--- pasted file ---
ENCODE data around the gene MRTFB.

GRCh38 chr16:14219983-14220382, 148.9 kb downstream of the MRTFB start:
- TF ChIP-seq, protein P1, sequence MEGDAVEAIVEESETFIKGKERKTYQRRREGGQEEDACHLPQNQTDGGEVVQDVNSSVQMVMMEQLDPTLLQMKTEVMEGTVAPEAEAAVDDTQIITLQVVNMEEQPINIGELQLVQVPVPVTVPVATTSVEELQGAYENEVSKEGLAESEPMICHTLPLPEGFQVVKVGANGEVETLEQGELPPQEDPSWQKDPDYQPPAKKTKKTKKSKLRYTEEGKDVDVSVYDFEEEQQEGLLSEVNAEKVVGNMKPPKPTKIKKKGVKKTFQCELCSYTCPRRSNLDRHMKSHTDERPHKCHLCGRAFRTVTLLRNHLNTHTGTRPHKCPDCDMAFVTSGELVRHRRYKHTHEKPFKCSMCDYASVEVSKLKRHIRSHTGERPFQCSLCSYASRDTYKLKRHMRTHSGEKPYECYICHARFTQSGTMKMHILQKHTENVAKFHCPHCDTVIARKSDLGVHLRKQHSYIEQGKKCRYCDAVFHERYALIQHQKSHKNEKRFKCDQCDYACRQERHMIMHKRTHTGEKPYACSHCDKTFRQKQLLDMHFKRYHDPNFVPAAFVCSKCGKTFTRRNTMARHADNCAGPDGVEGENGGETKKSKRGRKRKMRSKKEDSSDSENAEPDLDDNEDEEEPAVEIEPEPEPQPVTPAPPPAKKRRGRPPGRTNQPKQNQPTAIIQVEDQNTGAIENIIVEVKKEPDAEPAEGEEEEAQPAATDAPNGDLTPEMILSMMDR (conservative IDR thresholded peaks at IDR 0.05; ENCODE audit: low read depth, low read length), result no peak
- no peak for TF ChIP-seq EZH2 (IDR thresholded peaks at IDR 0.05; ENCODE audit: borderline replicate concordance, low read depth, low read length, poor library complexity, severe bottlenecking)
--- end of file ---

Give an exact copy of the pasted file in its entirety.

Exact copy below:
ENCODE data around the gene MRTFB.

GRCh38 chr16:14219983-14220382, 148.9 kb downstream of the MRTFB start:
- TF ChIP-seq, protein P1, sequence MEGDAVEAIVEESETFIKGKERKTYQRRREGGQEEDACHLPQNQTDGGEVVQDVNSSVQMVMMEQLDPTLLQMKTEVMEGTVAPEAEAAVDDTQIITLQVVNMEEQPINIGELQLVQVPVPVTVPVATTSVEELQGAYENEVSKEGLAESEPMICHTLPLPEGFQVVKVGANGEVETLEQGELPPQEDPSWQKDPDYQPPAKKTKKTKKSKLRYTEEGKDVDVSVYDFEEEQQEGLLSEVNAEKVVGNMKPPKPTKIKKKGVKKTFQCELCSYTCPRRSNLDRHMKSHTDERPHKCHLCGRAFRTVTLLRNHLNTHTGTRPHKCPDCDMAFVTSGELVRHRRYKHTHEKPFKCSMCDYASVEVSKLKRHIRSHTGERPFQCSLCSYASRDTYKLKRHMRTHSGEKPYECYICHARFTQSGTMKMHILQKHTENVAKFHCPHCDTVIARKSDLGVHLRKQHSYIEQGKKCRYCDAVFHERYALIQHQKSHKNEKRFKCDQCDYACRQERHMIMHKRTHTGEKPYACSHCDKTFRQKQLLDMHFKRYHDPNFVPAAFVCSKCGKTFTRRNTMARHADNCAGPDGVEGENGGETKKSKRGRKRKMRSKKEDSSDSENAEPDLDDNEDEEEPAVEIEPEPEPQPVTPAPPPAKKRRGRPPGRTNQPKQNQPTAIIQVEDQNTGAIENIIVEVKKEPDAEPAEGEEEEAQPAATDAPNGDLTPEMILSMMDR (conservative IDR thresholded peaks at IDR 0.05; ENCODE audit: low read depth, low read length), result no peak
- no peak for TF ChIP-seq EZH2 (IDR thresholded peaks at IDR 0.05; ENCODE audit: borderline replicate concordance, low read depth, low read length, poor library complexity, severe bottlenecking)